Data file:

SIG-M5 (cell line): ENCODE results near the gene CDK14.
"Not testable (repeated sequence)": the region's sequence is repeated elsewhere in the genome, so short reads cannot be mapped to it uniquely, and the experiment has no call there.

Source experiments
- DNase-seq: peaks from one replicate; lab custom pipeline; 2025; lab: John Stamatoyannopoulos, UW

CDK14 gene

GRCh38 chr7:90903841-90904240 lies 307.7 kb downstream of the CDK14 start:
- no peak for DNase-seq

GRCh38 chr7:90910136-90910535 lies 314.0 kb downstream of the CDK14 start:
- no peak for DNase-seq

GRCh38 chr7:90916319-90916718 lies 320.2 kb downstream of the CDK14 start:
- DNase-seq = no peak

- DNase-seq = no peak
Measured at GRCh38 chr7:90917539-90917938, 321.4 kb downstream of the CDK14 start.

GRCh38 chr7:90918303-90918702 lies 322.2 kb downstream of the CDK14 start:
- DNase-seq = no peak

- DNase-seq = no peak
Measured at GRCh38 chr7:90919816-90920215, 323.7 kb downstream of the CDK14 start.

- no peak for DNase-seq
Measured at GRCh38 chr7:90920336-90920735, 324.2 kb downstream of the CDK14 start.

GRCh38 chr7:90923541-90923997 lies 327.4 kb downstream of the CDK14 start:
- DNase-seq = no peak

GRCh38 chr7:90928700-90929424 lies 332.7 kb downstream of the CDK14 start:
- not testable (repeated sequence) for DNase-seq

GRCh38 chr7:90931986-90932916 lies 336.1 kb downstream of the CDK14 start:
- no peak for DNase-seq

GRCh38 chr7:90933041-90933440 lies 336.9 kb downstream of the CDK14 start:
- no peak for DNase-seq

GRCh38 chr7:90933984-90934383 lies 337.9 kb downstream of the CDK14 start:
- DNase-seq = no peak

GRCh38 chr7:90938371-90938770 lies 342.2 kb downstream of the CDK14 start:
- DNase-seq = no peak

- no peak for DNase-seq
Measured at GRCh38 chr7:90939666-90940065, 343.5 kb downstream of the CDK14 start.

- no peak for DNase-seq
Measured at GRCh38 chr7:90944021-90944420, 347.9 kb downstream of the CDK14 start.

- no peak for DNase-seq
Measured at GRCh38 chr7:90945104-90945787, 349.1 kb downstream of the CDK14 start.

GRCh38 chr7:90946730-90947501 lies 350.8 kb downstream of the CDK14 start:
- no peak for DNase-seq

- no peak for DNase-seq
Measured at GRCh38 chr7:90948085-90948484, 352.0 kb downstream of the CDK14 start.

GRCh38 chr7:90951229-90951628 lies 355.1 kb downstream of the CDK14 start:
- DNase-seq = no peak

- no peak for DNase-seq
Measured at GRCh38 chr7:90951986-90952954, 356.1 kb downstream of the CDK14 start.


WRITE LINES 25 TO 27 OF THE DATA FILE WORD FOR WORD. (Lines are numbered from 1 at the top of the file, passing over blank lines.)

- no peak for DNase-seq

GRCh38 chr7:90933041-90933440 lies 336.9 kb downstream of the CDK14 start:
- no peak for DNase-seq